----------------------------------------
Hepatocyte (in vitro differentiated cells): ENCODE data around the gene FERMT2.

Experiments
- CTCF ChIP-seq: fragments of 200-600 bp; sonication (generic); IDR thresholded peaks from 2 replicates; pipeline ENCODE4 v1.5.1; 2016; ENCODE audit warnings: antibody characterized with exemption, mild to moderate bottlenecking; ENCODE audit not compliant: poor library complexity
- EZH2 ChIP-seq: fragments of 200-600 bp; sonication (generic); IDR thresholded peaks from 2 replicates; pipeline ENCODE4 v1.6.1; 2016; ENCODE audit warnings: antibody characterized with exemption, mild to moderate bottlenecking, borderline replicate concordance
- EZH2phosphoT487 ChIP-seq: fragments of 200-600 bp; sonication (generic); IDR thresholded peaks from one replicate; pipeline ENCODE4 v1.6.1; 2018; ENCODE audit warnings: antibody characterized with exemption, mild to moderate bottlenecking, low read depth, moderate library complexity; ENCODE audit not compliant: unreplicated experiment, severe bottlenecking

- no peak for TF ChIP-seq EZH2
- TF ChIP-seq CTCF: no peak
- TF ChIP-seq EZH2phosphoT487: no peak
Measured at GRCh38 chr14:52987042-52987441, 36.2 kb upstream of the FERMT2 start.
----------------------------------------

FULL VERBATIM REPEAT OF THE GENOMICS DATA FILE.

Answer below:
Hepatocyte (in vitro differentiated cells): ENCODE data around the gene FERMT2.

Experiments
- CTCF ChIP-seq: fragments of 200-600 bp; sonication (generic); IDR thresholded peaks from 2 replicates; pipeline ENCODE4 v1.5.1; 2016; ENCODE audit warnings: antibody characterized with exemption, mild to moderate bottlenecking; ENCODE audit not compliant: poor library complexity
- EZH2 ChIP-seq: fragments of 200-600 bp; sonication (generic); IDR thresholded peaks from 2 replicates; pipeline ENCODE4 v1.6.1; 2016; ENCODE audit warnings: antibody characterized with exemption, mild to moderate bottlenecking, borderline replicate concordance
- EZH2phosphoT487 ChIP-seq: fragments of 200-600 bp; sonication (generic); IDR thresholded peaks from one replicate; pipeline ENCODE4 v1.6.1; 2018; ENCODE audit warnings: antibody characterized with exemption, mild to moderate bottlenecking, low read depth, moderate library complexity; ENCODE audit not compliant: unreplicated experiment, severe bottlenecking

- no peak for TF ChIP-seq EZH2
- TF ChIP-seq CTCF: no peak
- TF ChIP-seq EZH2phosphoT487: no peak
Measured at GRCh38 chr14:52987042-52987441, 36.2 kb upstream of the FERMT2 start.